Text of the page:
Screw sizes are defined by screw diameter and pitch. Specifying size is typically based on loads, part size, and components that are to be supported. Metric machine screws are defined as M3, M3.5, M4, M4.5, etc. The number designates the major diameter of the thread in millimeters. Sometimes metric screws also include pitch with the designation M4-0.7 or M5-0.8. The number after the dash represents the number of threads per mm. Imperial machine screw sizes below ¼-inch-diameter are defined with a number and pitch. Examples include 4-40, 6-32, 8-32, 10-24, and 10-32. These numbers range from 0000 to as high as 14, which is equivalent to a ¼-20 screw. Self-forming and Type 25 self-cutting range in size from #2 to #16, but the most common sizes range from #4 to #8. 

Load-bearing requirements should determine screw size as a first priority. The second consideration is part size and allocation of available space for the screw. In many cases, screws are required to fasten components such as motors, PCBs, or other purchased items with predefined mounting holes. In such instances, screws are specified by the provided hole sizes. 

Screw length

Another consideration for specifying screws is the length of thread engagement. Greater thread engagement equates to higher load capacity. Self-tapping and forming screws can be stripped of their threaded holes if enough tensile force is applied and thread engagement is minimized. The mode of failure is shear stress, at which time the plastic between each thread is sheared away. Therefore, increased thread engagement decreases the stresses in the plastic, increasing load-carrying capabilities. In certain applications where safety and performance are critical, it is recommended to calculate the minimum thread engagement and verify the calculations with tests. Calculations can be determined manually or by applying finite element analysis (FEA). 

In many circumstances, screw length is limited by space restrictions. If restrictions limit thread engagement to a few millimeters or fractions of an inch, it may be necessary to modify the design, adding more room or implementing an alternative fastening method. 

It’s good design practice to standardize screws in an assembly. Standardized screw type and length improve design for manufacturing (DFM) and minimize assembly error. This preference usually dictates an optimal screw for the entire assembly based on some design trade-offs.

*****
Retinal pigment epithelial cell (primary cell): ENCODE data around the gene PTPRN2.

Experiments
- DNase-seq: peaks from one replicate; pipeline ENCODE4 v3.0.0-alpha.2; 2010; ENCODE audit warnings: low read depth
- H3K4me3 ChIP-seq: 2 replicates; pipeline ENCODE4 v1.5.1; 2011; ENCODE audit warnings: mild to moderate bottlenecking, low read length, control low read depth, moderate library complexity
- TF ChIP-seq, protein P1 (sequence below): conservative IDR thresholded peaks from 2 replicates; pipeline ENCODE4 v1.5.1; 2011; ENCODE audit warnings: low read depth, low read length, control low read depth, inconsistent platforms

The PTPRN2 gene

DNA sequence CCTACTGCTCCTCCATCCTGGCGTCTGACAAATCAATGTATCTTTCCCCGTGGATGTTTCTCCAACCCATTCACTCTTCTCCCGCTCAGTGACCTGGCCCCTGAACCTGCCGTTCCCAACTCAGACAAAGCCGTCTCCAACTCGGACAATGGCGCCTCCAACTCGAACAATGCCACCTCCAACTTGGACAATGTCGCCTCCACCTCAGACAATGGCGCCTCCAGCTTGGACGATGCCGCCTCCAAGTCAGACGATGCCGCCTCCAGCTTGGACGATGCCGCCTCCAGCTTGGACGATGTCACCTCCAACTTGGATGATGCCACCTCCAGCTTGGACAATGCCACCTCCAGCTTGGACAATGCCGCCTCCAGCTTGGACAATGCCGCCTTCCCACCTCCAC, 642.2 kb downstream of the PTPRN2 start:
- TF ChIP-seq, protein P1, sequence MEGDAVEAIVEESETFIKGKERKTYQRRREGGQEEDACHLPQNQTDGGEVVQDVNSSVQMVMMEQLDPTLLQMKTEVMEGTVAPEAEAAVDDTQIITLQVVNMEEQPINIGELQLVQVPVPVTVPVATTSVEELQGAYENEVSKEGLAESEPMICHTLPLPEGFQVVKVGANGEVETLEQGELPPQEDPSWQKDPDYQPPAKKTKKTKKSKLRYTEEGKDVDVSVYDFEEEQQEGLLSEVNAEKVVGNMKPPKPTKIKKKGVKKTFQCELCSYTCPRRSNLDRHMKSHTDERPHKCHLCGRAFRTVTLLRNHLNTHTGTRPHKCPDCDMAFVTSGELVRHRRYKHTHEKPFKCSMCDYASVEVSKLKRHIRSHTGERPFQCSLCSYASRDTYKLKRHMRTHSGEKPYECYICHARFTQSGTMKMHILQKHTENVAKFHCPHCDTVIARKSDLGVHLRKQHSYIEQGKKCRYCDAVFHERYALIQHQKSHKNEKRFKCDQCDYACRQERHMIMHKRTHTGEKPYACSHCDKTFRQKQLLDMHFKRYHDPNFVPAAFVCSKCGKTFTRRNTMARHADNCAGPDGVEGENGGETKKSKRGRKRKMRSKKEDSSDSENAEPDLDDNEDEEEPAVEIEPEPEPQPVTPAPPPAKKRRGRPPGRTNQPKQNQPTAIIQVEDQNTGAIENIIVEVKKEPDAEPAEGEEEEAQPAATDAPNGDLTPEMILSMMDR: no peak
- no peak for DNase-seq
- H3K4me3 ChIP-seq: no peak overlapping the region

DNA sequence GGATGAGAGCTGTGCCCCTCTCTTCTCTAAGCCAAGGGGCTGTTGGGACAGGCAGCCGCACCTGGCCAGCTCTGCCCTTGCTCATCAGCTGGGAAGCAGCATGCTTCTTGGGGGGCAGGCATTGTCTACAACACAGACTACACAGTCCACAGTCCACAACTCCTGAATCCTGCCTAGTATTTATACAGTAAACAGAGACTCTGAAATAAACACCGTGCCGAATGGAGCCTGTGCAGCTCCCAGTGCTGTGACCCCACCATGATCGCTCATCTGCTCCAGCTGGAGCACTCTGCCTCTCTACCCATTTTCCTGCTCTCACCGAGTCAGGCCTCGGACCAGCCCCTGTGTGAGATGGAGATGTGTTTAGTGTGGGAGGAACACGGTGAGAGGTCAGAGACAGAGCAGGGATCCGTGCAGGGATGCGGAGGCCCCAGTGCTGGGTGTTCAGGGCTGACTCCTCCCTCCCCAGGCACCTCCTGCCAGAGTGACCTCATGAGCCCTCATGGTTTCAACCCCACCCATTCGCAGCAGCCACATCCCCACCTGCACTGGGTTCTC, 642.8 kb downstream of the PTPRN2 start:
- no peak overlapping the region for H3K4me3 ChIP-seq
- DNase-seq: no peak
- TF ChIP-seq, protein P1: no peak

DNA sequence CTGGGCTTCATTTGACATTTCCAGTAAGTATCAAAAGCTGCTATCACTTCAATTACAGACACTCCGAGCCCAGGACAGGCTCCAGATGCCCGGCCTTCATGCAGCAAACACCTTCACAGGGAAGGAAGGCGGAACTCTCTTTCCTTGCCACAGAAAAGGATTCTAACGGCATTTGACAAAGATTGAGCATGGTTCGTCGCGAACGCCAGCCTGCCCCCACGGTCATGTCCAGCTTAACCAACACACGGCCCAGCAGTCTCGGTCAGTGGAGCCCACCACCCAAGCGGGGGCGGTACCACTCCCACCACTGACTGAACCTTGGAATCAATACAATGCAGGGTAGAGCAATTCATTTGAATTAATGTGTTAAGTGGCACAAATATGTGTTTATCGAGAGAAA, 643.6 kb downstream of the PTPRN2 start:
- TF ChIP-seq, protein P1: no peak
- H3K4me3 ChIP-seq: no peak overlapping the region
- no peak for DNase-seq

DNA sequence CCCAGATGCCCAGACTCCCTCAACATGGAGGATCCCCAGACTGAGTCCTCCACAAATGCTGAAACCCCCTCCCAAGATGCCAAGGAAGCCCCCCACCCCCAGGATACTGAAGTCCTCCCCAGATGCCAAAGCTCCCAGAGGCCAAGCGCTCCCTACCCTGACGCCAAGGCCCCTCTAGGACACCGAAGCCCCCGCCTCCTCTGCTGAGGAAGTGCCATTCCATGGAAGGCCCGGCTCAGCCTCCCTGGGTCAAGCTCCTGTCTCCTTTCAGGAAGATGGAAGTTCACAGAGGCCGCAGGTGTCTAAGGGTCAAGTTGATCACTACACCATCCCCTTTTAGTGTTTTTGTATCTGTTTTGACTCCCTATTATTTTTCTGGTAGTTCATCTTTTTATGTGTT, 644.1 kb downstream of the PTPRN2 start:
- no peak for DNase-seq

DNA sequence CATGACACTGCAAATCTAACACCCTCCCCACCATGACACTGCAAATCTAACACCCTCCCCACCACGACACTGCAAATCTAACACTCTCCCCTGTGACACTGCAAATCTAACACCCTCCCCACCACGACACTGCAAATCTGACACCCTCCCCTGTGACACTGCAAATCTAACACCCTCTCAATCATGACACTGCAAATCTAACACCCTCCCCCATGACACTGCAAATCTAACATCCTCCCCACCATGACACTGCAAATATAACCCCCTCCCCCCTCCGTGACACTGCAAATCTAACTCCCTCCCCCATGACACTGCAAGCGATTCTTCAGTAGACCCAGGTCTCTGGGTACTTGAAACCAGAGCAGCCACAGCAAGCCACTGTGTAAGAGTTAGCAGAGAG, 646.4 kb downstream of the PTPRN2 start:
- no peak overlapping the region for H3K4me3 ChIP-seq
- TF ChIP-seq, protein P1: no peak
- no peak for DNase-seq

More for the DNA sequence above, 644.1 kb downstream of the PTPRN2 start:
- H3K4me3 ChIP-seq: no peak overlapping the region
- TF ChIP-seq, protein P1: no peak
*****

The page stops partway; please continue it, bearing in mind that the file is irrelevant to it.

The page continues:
Pull-out strength of machine screws mating to inserts is dependent on the type of insert and insert length. As stated earlier, inserts are most often ultrasonically inserted into injection molded parts. Retention force limits are based on the plastic material, type of insert, and the insert length. 

Screw head

Screws are offered in a number of common standard head designs as well as countless custom head varieties. One important consideration when selecting a screw for plastic is stress. The pressure under the head of the screw is a function of tightening torque and screw head size. It’s therefore recommended to specify screws with as big a head as possible. Avoid screws designed for countersunk holes (Figure 5) or those with very small heads like some cap screws (Figure 6). Countersunk screws (Figure 7) induce very high hoop stresses into plastic as they are tightened, which can result in stress cracking and part failure. These types of screws are, therefore, not recommended for plastic parts.




Pan-head screws (Figure 8) or screws with integral washers are preferred because the larger surface area distributes forces over a larger surface area, reducing stresses.


Screw material

Zinc-plated screws are the most commonly specified screws for plastics because of their low cost and performance. These screws are ideal for applications that are not subjected to corrosive chemicals or harsh environments.

Stainless steel is usually the material of choice for medical devices, marine products, and products that are otherwise prone to rusting during outdoor exposure.

Other materials include polymer coatings, chrome and nickel plate, and black phosphate coatings. Machine screws are also offered in plastic materials such as PVC, nylon 66, and polyurethane. These injection molded screws are often specified for highly corrosive applications where all metals will corrode. It’s important to note that the type of plastic specified for the screw should be selected based on its compatibility with the chemicals it will be exposed to. Other considerations should include tensile strength, impact strength, heat distortion temperature, and creep resistance.

Hang tight: Part 2 of this series is coming soon.

About the Author(s)

Michael Paloian

Michael Paloian is president of Integrated Design Systems Inc. (IDS), located in Oyster Bay, New York. He has an undergraduate degree in plastics engineering from UMass Lowell and a master's of industrial design from Rhode Island School of Design. Paloian has an in-depth knowledge of designing parts in numerous processes and materials, including plastics, metals, and composites. Paloian holds more than 40 patents and was past chair of SPE RMD and PD3. He frequently speaks at SPE, SPI, ARM, MD&M, and IDSA conferences. He has also written hundreds of design-related articles for many publications.